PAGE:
OTTAWA, Canada: Safe-Injection Site For Addicts May Remain Open: Supreme Court

30 Sep

OTTAWA (Reuters) – Vancouver’s Insite clinic, the only such safe-injection site for drug addicts in North America, can stay open, the Supreme Court of Canada ruled on Friday in a landmark defeat for the federal government.

The country’s top court, slapping down the Conservative government with some harsh language, ruled unanimously that closing the site would threaten the lives of drug users and therefore violate their human rights.

A poster shows how to use a syringe safely inside a safe injection site for drug addicts on Vancouver, British Columbia's eastside

The government, which is pushing a tough-on-crime agenda, said keeping Insite open made a mockery of laws designed to stamp out illegal drug use. The Health Department had said it would not extend a special exemption to drug laws that allowed the site to operate.The court said such a decision would break the principles of fundamental justice and was arbitrary, ordering the health minister to maintain the exemption.

“It is also grossly disproportionate: the potential denial of health services and the correlative increase in the risk of death and disease to drug users outweigh any benefit that might be derived from maintaining an absolute prohibition on possession of illegal drugs on Insite’s premises,” it ruled.

Insite operates in Vancouver’s poor Downtown Eastside district, one of the most deprived urban areas in Canada. The clinic was set up in 2003 to allow intravenous drug users to shoot up in a place that had medical supervision.

A study in the Lancet medical journal this year said the site had cut drug overdose deaths by 35 percent in the area. Police and local officials had campaigned for it to stay open.

The site’s operators – who argued that drug addiction was a disease – said that, before the site opened, drug users were regularly dying of overdoses on the streets. The Downtown Eastside has around 4,600 intravenous drug users.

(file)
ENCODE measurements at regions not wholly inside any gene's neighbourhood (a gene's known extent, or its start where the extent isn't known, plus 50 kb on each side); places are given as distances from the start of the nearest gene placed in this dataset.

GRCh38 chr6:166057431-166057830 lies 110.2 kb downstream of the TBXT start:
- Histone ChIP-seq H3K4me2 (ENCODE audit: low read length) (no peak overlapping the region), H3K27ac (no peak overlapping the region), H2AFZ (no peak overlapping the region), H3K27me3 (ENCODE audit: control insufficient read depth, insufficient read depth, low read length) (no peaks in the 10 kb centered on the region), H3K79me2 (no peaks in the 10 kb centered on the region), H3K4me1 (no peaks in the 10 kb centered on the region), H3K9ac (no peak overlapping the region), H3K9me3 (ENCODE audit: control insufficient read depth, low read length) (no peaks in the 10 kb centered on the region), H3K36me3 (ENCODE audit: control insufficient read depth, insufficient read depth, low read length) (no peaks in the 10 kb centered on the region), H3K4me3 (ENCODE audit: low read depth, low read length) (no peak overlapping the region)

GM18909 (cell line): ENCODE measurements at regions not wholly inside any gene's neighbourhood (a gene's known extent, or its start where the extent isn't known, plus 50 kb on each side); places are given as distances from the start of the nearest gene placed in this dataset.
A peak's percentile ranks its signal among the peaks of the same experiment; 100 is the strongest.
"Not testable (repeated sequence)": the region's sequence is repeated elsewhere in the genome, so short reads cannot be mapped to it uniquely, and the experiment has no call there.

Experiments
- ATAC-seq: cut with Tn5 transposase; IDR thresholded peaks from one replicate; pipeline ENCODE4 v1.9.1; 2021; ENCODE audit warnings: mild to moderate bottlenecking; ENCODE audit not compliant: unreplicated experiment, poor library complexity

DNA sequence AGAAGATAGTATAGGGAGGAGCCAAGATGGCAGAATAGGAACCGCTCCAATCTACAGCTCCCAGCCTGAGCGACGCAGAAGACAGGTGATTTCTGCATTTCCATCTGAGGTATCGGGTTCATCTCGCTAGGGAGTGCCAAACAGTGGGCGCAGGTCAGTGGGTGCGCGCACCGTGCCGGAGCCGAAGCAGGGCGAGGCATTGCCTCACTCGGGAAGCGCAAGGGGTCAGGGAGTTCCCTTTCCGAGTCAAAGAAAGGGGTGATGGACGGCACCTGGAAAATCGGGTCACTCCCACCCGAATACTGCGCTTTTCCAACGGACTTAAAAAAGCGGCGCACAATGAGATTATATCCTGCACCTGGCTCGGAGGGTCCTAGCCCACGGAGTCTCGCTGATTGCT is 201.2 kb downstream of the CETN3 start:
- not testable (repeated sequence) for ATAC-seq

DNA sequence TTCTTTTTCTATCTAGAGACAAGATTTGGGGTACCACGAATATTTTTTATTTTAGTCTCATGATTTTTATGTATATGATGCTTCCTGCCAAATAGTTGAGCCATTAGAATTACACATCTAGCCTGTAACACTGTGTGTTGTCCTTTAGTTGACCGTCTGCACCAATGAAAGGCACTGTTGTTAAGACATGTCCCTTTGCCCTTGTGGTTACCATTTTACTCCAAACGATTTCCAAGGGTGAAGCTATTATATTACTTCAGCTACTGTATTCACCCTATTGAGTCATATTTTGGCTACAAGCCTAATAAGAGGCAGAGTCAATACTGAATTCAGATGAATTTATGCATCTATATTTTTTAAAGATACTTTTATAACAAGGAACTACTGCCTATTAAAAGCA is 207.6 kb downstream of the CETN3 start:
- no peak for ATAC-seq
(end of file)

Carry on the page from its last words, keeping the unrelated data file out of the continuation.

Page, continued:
Recovered heroin addict Dean Wilson, a member of the board of the users’ group, jumped in the air, whooped loudly and clenched his fists in delight when told of the ruling.

“This just substantiates what I’ve been saying for a long time, that what we’ve been doing is the right thing. This has nothing to do with the law-and-order platform, this has to do with gold standard medical intervention for a group of very very ill people,” he told reporters.

Heroin and cocaine addicts receive clean needles to inject themselves with their own drugs under supervision by a nurse. They can then stay in a special “chill-out” room before returning to the streets.

Federal Health Minister Leona Aglukkaq will comment on the court ruling later Friday, a spokesman said.

The Conservatives, who won a majority in the May general election, plan to push through tougher laws on crime and open new prisons – moves that critics say are expensive and will put many more people in jail.

“They always took this political ideological partisan position,” said Libby Davies, a legislator for the opposition New Democrats, whose parliamentary constituency includes the Downtown Eastside.

“I want to say to them: Have you now understood, have you learned the importance of what Insite is about? … There have been no deaths from overdoses inside Insite,” she said.

The case name is Attorney General of Canada et al. v. PHS Community Services Society, et al. (Case no: 33556).

(Reporting by David Ljunggren; editing by Rob Wilson)

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